Why complain about the financial crisis? By liberalism's standards, it has been a swift sword of economic justice, working to equalize wealth more rapidly than any policy short of summary execution of the rich.
Why settle for raising tax rates on capital gains from 15 percent to 20 percent, when capital gains can be eliminated entirely? Why trifle with the tax treatment of compensation at hedge funds, when funds themselves can disappear into oblivion? Why increase the estate tax, when people's fortunes can be reduced by a half in a matter of months without the inconvenience of waiting for anyone to die?
America experienced a financial decapitation in 2008. We saw $11 trillion in wealth disappear, an astonishing 18 percent. The destroyed wealth equals the combined annual output of Germany, Japan and the U.K., according to The Wall Street Journal. And there's nothing to soak the rich quite like a financial meltdown.
Forbes magazine found only 793 billionaires around the world this year, compared with 1,125 a year ago. The collective net worth of the world's remaining billionaires is $2.4 trillion, down $2 trillion during the past year. A few more years at that pace and they'd be bust entirely.
Obama economic guru Larry Summers explained why the downturn has hit the wealthy particularly hard in a recent speech. He noted that the incomes of the top 1 percent of earners had been soaring because of "rising asset prices and the fact that financial-sector profits exploded to the point to where they represented 40 percent of all corporate profits in 2006."
Summers' remarks carried an unmistakable undertone problem solved. The consulting firm Oliver Wyman estimates the rich have lost a quarter of their wealth in the crisis.
It is ever so in economic contractions. Cato Institute economist Alan Reynolds has examined the data and found that the top 1 percent took disproportionate hits in every recession but one (1981-82) in the postwar period. The golden age of economic equalization has always been the Great Depression and World War II, prompting the question of what kind of catastrophe it would take to begin to significantly level out wealth after the boom times of the past 25 years. Well, now we know.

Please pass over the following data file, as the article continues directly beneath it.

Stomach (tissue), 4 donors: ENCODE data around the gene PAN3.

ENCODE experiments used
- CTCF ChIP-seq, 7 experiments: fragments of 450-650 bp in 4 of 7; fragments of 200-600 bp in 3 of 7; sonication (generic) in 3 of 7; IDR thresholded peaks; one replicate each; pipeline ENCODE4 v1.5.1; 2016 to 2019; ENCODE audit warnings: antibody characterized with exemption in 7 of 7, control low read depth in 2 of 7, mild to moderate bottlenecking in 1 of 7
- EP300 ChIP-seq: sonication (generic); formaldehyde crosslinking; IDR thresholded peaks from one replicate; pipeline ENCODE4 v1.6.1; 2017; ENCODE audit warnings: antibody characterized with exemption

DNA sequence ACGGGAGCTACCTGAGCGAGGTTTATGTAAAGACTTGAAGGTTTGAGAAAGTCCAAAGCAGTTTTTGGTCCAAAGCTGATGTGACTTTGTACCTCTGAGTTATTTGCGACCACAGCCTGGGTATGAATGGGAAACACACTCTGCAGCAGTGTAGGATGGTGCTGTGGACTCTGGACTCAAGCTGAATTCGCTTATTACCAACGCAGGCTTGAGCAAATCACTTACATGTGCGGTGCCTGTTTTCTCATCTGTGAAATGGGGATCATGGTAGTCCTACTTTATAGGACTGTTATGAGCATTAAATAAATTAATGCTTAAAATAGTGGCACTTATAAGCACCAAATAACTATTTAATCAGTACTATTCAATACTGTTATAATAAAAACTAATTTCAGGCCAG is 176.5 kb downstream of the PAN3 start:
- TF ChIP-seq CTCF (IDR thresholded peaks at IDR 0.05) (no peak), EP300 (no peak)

Of course, the economic carnage hasn't been limited to the top. Ordinary people have pensions and 401(k)s invested in the markets; they own homes whose values have plummeted; and they have lost their jobs. Their suffering is the tragedy of this trickledown bust.
But if, in the abstract, liberals were given a deal in which economic inequality was reduced from its levels of the 1990s and 2000s, but at the price of 8.5 percent unemployment, wouldn't they take it? Isn't that the basic bargain embraced in the European model they so adore? Less wealth, less inequality, less employment recession-era America already has some of the characteristics of a European social democracy.
This is the deeper way in which the Obama administration doesn't want to let a crisis go to waste. It wants a new economy, built on "sustainable" growth and more widely shared wealth. The assumption is that with higher taxes and more regulation, the administration can foster growth without too many people getting unduly rich.
The risk is putting growth on a permanently lower trajectory and creating a version of Winston Churchill's socialism, which he defined as the equal sharing of miseries. The last Democratic president, Bill Clinton, campaigned slamming the greed and inequality of the Reagan years, but by the end of his administration was telling advisers that rapid economic growth was the best of all social programs. Barack Obama doesn't want to make such a capitulation to the market, but instead tame and fine-tune it in accord with his social ends.
Creating a new capitalism is a genuinely audacious goal. Give Obama this: When it comes to equalizing wealth, the financial crisis has given him a head start.